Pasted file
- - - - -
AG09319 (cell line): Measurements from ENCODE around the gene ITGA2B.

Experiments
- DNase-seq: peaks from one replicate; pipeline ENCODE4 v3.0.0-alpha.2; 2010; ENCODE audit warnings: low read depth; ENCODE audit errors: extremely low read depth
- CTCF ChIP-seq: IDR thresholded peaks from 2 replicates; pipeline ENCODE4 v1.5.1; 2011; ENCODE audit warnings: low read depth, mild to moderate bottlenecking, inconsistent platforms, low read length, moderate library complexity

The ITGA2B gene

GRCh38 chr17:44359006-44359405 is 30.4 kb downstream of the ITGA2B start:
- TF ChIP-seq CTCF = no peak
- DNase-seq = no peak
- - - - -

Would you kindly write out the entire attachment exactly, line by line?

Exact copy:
AG09319 (cell line): Measurements from ENCODE around the gene ITGA2B.

Experiments
- DNase-seq: peaks from one replicate; pipeline ENCODE4 v3.0.0-alpha.2; 2010; ENCODE audit warnings: low read depth; ENCODE audit errors: extremely low read depth
- CTCF ChIP-seq: IDR thresholded peaks from 2 replicates; pipeline ENCODE4 v1.5.1; 2011; ENCODE audit warnings: low read depth, mild to moderate bottlenecking, inconsistent platforms, low read length, moderate library complexity

The ITGA2B gene

GRCh38 chr17:44359006-44359405 is 30.4 kb downstream of the ITGA2B start:
- TF ChIP-seq CTCF = no peak
- DNase-seq = no peak